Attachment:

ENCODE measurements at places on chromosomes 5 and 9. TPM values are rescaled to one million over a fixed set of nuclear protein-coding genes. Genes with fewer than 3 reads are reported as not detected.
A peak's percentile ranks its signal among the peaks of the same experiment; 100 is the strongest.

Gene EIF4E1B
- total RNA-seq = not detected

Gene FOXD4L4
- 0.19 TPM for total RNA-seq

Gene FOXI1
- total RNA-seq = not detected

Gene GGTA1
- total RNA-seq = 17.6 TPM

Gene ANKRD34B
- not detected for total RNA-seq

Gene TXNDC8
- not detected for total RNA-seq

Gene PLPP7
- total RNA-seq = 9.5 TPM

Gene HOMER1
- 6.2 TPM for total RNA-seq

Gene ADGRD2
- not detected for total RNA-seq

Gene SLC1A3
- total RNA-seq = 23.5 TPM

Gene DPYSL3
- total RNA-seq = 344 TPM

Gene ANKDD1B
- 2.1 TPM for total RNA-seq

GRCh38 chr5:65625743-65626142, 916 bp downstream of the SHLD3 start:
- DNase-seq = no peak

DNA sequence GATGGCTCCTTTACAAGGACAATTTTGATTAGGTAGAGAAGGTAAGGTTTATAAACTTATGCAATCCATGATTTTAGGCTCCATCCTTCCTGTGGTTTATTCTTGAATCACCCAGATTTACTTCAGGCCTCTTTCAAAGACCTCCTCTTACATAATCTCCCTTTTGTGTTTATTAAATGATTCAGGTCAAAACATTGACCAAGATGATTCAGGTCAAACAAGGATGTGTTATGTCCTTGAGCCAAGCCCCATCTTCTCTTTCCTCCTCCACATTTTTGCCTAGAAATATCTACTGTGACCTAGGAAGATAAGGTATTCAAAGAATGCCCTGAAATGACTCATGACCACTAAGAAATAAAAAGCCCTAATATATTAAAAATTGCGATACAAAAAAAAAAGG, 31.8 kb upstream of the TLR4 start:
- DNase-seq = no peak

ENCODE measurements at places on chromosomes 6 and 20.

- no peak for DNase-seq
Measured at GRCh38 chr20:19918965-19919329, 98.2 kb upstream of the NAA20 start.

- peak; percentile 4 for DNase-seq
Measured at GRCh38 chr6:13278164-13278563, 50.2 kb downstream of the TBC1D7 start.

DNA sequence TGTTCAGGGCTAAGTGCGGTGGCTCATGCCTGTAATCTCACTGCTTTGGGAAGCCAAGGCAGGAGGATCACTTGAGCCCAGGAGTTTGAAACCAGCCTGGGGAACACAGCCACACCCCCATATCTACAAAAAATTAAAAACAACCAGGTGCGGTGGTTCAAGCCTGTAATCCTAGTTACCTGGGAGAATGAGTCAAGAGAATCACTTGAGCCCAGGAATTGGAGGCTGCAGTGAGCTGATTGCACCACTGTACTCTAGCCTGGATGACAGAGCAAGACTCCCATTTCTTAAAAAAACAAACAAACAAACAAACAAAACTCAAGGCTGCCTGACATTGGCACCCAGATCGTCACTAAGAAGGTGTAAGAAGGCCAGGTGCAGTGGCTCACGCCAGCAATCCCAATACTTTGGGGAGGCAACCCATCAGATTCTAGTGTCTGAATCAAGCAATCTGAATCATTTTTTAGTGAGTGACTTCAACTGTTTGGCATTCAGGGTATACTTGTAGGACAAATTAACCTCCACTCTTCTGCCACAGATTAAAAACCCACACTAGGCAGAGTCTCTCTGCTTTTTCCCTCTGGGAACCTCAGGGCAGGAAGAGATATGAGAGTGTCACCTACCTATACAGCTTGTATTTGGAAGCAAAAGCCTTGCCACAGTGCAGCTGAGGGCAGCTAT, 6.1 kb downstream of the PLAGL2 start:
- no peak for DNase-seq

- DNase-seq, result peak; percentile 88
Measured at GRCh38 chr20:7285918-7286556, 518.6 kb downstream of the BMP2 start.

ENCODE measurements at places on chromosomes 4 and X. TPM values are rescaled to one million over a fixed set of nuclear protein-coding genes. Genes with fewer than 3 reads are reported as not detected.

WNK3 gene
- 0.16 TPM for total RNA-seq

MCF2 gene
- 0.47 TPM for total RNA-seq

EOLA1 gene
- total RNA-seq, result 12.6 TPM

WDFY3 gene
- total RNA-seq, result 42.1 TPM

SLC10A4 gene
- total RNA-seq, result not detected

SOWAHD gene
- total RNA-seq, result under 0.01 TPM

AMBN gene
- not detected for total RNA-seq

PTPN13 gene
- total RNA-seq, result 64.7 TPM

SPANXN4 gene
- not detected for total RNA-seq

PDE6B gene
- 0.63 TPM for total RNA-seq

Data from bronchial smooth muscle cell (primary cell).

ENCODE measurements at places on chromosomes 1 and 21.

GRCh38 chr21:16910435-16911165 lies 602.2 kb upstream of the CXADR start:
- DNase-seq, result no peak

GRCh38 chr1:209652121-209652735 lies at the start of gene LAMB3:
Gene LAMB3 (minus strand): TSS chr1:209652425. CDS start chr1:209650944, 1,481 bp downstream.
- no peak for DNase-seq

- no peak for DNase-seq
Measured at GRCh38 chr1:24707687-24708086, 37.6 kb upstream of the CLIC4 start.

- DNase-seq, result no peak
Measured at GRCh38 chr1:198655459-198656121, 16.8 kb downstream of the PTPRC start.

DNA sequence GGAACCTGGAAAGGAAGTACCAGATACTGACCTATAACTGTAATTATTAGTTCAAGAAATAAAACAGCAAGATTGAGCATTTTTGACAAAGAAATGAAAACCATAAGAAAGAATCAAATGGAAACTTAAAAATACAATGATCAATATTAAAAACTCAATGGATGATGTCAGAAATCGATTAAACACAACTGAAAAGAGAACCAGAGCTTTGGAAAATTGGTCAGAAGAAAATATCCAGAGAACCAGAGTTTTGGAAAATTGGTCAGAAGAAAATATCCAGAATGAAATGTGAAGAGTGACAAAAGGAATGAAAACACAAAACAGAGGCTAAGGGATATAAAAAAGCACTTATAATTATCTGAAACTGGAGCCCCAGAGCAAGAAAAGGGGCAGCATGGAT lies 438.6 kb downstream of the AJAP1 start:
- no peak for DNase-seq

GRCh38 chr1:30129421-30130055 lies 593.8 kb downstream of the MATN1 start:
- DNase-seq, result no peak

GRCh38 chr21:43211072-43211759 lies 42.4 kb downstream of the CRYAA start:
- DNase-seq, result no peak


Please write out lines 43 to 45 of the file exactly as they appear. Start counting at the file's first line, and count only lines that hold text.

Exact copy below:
MCF2 gene
- 0.47 TPM for total RNA-seq

EOLA1 gene